‘A Cat in Paris’: Rob the kitty

June 2, 2012

Nominated for the Oscar as best animated feature (which went to the visually brilliant but drastically unfunny “Rango”), “A Cat in Paris” is a slight but entertaining tale, most noteworthy for going old-school, with hand-drawn animation.

Directed by Jean-Loup Felicioli and Alain Gagnol from a script by Gagnol, this film clocks in at less than 70 minutes. It’s involving and occasionally funny, though its imaginative animation is its best feature.

The titular feline is named Dino. He belongs to a little girl named Zoe – but at night, he goes to visit a cat burglar named Nico (Steve Blum). Dino prowls the rooftops of Paris with Nico, like a good-luck charm trailing in the agile thief’s wake. Then he returns home to Zoe every morning.

Zoe’s mother Jeanne (Marcia Gay Harden) is a widow; she’s also the chief of detectives for the Paris police. Her husband was also a cop, killed in the line of duty by a criminal named Victor Acosta. Zoe hasn’t spoken since her father’s death (though this is never explained) and she’s attended to each day by an Irish nanny, Claudine (Anjelica Huston). Her mother is so consumed with capturing Acosta that she tends to ignore her own daughter.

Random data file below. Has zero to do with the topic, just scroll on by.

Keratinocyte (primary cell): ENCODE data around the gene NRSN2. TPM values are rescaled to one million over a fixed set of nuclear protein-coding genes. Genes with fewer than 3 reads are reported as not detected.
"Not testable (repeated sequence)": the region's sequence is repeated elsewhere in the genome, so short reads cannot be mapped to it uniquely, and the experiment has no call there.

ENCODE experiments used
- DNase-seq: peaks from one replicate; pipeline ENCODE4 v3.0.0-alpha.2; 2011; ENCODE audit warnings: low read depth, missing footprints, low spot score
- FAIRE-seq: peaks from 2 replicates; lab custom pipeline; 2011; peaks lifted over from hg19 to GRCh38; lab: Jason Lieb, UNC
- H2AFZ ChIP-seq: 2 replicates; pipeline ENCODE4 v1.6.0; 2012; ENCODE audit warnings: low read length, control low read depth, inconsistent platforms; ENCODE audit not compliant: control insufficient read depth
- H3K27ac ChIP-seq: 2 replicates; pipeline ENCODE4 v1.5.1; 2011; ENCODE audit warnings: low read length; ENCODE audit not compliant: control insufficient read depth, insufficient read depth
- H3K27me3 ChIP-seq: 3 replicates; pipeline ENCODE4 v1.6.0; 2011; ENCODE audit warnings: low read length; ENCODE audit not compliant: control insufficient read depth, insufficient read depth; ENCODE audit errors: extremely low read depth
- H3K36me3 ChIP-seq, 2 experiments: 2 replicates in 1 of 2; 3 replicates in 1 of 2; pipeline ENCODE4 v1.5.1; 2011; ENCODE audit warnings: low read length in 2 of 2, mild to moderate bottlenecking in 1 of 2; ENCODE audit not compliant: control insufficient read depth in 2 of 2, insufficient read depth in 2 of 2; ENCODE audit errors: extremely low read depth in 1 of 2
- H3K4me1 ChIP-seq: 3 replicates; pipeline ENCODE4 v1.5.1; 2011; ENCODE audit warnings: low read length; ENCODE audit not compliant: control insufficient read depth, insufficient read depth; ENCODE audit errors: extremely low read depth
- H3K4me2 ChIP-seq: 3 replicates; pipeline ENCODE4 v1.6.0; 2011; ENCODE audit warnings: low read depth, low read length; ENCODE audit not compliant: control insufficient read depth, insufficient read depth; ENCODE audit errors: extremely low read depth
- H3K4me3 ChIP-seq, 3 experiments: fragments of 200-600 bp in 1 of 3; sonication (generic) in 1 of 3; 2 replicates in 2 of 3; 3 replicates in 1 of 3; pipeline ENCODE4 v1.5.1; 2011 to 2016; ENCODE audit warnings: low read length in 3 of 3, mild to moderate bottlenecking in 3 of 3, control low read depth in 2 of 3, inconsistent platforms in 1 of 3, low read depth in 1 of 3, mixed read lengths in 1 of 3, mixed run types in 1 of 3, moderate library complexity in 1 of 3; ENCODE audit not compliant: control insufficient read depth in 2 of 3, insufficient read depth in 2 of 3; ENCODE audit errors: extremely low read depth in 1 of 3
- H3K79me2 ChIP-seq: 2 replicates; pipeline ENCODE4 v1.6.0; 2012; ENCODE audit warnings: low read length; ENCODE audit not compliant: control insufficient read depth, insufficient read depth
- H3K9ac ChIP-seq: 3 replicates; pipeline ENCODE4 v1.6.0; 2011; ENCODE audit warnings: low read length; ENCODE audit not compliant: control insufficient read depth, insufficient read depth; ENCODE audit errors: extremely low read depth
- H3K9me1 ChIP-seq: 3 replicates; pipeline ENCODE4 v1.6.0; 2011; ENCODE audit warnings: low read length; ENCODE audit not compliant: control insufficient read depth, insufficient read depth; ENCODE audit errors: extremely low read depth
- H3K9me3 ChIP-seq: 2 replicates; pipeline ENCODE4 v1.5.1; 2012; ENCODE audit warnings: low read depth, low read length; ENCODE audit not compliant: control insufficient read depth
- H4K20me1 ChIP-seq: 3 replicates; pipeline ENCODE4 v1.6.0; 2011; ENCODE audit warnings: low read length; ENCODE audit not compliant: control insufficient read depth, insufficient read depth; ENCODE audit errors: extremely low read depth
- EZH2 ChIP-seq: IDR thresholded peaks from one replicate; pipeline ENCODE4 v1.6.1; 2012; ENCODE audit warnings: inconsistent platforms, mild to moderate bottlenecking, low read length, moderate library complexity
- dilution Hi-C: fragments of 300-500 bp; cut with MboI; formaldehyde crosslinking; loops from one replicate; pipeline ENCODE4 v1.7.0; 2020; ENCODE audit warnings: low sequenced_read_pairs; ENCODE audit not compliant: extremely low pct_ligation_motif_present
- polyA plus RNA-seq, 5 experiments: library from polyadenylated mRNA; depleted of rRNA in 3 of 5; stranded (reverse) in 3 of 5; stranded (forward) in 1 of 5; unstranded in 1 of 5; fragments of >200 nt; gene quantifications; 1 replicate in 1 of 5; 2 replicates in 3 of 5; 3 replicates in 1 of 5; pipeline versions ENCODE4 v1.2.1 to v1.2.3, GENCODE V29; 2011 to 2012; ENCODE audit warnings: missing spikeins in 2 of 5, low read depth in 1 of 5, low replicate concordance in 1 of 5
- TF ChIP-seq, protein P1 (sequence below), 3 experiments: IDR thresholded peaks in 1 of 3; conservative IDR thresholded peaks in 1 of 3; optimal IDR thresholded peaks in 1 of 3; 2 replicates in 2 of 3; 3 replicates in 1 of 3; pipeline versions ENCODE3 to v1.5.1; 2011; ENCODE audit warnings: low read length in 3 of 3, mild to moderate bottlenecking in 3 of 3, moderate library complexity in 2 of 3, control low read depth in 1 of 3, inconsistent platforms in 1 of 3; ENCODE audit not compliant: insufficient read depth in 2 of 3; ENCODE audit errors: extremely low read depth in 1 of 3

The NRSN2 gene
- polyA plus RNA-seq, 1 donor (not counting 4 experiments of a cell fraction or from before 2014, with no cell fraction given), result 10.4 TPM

Eventually, Zoe gets curious where her cat goes each night and follows Dino – right to Nico’s house. Which leads to the moment when the paths of Nico, Zoe and Acosta get tangled up. Suddenly, Nico and Zoe are allies – and, eventually, Jeanne and her assistant, Lucas (Matthew Modine), become part of the chase as well.

But the story is less interesting than the fluid, flickery animation, which captures the glamour and exotic quality of Paris at night. The drawing looks like a cross between the styles of New Yorker cartoonists P.C. Vey and Victoria Roberts.

The cartoony action, however, is never particularly thrilling or witty. The dialogue given to Acosta’s henchmen apparently has lost something in translation. Or else it wasn’t that funny to begin with.

Still, “A Cat in Paris” is never boring. Its imaginative artistry – and brevity – keep you from dwelling on the shortcomings of its story-telling.

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